Twin bills in the Florida House and Senate threaten to undercut the due process rights of defendants facing Broward DUI charges. HB 39 and SB 260 would require drivers who refuse to take a breathalyzer to install ignition interlock devices at their own expense – regardless of whether they are ultimately found guilty of violating F.S. 316.193, Florida’s DUI statute.
As a Broward DUI lawyer can explain, the proposed statute is aligned the existing implied consent law, F.S. 316.1932. Essentially, this law establishes that driving is a state-extended privilege, as opposed to a right. Therefore, by operating such a vehicle, the state has the right to impose certain requirements. One of those is that drivers agree to the condition that if they are going to drive, they have impliedly given their consent to submit to approved chemical or physical testing (namely breathalyzer tests) for the purposes of determining whether he/she was driving under the influence of alcohol. Such tests must be incidental to a lawful arrest and administered by a law enforcement officer who has reasonable cause to believe the driver is under the influence.
If a driver in these circumstances refuses to submit to a breathalyzer test, their driver’s license is automatically suspended for one year. This is true regardless of whether they are ultimately convicted of a DUI. For second or subsequent refusals, the suspension is 18 months.
What HB 39 and SB 260 would do is mandate that same driver also install an ignition interlock on their device. For those who may be unfamiliar, an ignition interlock is a sort of breathalyzer contraption that hooked up to one’s car. If the person registers a breath-alcohol concentration above the legal (or court-imposed) limit, the vehicle will not start. If the person has been convicted of DUI and is on probation with terms that require abstinence from alcohol, that report may also be sent to the probation officer/court.
Ignition interlock devices can cost anywhere from $700 to $1,600 annually – a sizable imposition for some folks.
The concern here from the perspective of a Broward DUI defense lawyer is that we’re imposing a punishment before a conviction. Our entire criminal defense system is predicated on the basic fact that defendants are presumed innocent until they are found guilty beyond a reasonable doubt in a court of law. Although the intentions behind measures like HB 39 and SB 260 are noble, it would make much more sense (and be less vulnerable to constitutional challenge) if lawmakers were to focus their efforts on the conviction side of a DUI, rather than on administrative suspension and ignition interlock.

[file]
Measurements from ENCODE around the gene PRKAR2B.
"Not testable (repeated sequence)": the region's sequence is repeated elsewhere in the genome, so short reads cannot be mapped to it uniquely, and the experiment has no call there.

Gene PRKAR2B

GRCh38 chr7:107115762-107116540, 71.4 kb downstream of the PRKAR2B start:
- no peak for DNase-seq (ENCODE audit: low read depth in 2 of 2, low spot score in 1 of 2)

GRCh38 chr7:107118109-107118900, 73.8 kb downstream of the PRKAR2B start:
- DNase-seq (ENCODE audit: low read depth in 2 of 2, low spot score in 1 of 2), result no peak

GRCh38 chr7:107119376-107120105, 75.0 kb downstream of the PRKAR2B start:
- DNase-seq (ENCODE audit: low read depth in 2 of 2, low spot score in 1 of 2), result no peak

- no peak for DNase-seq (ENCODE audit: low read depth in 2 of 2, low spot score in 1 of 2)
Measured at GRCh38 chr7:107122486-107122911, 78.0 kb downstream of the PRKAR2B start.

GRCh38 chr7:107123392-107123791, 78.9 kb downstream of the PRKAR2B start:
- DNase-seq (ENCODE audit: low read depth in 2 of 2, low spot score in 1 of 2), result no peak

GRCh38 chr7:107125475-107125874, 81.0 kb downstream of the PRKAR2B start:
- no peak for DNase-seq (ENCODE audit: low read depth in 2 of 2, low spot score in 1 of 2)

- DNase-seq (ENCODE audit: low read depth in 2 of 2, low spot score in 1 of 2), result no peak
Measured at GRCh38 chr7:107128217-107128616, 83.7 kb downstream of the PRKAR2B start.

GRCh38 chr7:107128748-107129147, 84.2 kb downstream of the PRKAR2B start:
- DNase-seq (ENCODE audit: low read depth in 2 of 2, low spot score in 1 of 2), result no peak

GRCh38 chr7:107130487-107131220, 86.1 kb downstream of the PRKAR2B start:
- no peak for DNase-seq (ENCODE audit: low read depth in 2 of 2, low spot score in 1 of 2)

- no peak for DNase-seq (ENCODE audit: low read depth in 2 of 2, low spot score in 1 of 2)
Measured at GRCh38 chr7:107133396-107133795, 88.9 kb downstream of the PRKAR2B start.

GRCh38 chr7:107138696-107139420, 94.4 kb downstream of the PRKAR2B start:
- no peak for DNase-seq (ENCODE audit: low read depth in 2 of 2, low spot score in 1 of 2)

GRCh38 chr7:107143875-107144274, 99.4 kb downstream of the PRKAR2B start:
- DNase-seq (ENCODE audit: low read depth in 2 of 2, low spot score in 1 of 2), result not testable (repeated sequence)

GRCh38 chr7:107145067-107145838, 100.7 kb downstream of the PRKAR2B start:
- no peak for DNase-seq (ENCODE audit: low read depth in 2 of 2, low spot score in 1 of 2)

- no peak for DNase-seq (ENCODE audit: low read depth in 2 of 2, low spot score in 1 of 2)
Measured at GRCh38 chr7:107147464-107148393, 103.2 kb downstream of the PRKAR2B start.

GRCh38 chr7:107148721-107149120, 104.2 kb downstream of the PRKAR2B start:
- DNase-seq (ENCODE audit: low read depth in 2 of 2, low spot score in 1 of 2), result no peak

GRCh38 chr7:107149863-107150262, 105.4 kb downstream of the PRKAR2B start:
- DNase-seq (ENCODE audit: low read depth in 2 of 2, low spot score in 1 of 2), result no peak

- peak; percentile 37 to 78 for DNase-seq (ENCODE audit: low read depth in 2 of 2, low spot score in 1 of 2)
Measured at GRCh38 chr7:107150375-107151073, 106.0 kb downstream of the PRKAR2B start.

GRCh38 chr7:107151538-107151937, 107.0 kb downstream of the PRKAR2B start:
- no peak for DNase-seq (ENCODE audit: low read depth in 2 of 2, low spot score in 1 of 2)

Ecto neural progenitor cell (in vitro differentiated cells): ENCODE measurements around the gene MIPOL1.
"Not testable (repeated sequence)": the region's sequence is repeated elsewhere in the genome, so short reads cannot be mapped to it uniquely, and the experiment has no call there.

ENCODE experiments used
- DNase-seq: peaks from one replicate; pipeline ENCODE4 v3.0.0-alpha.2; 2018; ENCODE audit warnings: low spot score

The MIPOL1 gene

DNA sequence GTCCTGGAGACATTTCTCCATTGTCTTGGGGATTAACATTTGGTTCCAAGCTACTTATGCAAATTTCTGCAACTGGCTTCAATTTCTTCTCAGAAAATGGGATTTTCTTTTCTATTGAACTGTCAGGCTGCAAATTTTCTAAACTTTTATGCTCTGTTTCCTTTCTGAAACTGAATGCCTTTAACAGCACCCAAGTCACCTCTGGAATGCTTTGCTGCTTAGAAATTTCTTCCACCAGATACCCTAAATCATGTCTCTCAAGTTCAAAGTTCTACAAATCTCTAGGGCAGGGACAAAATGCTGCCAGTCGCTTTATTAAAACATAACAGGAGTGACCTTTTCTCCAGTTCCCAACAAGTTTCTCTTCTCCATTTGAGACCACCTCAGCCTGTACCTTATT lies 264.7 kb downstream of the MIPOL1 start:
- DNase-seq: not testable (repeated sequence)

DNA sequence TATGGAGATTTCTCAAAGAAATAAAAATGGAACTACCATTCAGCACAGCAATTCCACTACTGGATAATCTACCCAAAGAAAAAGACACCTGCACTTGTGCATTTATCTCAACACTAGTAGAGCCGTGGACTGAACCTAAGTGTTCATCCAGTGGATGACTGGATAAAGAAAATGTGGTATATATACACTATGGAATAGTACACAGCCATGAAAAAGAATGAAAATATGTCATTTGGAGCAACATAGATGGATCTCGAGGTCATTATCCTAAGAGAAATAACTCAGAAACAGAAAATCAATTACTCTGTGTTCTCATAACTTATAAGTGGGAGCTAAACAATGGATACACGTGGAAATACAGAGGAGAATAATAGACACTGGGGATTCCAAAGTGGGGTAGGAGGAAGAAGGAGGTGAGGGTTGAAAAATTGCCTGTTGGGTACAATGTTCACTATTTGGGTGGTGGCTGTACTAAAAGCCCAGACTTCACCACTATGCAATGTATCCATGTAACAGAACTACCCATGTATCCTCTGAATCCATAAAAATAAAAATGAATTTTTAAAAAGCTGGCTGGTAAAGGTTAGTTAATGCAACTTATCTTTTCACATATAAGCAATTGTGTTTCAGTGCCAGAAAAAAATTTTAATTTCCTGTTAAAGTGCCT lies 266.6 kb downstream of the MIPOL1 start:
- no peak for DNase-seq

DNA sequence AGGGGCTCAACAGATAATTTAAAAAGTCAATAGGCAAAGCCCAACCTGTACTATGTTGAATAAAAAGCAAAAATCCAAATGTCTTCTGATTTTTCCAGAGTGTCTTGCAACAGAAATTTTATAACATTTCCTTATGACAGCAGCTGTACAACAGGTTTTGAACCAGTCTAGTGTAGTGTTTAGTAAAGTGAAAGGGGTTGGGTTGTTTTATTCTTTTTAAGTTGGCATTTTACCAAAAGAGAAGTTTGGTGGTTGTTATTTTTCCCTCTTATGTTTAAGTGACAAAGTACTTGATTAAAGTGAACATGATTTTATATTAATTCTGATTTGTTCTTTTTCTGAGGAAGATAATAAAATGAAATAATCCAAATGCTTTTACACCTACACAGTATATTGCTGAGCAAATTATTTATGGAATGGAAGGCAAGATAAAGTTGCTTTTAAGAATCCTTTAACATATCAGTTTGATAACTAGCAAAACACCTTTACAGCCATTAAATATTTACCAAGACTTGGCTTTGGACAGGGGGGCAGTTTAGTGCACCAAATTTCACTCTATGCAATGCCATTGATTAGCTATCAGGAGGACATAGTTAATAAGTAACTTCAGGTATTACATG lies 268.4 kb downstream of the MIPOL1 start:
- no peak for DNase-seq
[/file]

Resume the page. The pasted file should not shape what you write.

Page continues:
For instance, lawmakers could make it a requirement for drivers who are convicted AND refused the breath test. Doing it this way could also help indigent people because there are provisions in place that allow a percentage of standard court costs and fines to go toward helping low-income Floridians cover the cost of mandatory ignition interlock devices.
Conviction for a DUI in Florida already carries the possibility of ignition interlock. It’s up to the judge’s discretion with the first offense, but becomes mandatory with second and subsequent convictions.
It’s also worth considering that administrative hearings just for implied consent license suspensions are delayed regularly. Such hearings can sometimes take up to 4 months. An analysis by state Senate staffers indicated they would need at least $1.1 million annually to hire more hearing officers should this proposal become law.
In an effort to reduce the number of administrative hearings in implied consent cases, lawmakers created incentives for low-income defendants not to fight the automatic suspension. They did this by requiring those who lost at the suspension hearing to wait at least 3 months before they can apply for a restricted license, which would allow them to drive to work, school, etc. The new bill would reduce that wait time to one month.
But if this bill passes, accepting both a license suspension and mandated ignition interlock lessen the appeal. Drivers will get to drive with restrictions for the year, give up their due process rights, AND pay for a $1,000 device on their car. If they fight it, though, they might only risk a one-month suspension. That’s going to increase the demand for hearings.
The Senate version of the bill passed unanimously in the Senate Committee on Transportation.
Call Fort Lauderdale Criminal Defense Attorney Richard Ansara at (954) 761-4011. Serving Broward, Miami-Dade and Palm Beach counties.
CRIMINAL DEFENSE BAR SAYS ALCOHOL-DEVICE BILL MAY SKIRT DUE PROCESS, Dec. 21, 2023, By Alexandra Glorioso, The Florida Bar
More Blog Entries:
4 Ways a Fort Lauderdale DUI Lawyer Can Challenge the Charges, July 4, 2023, Broward DUI Defense Lawyer Blog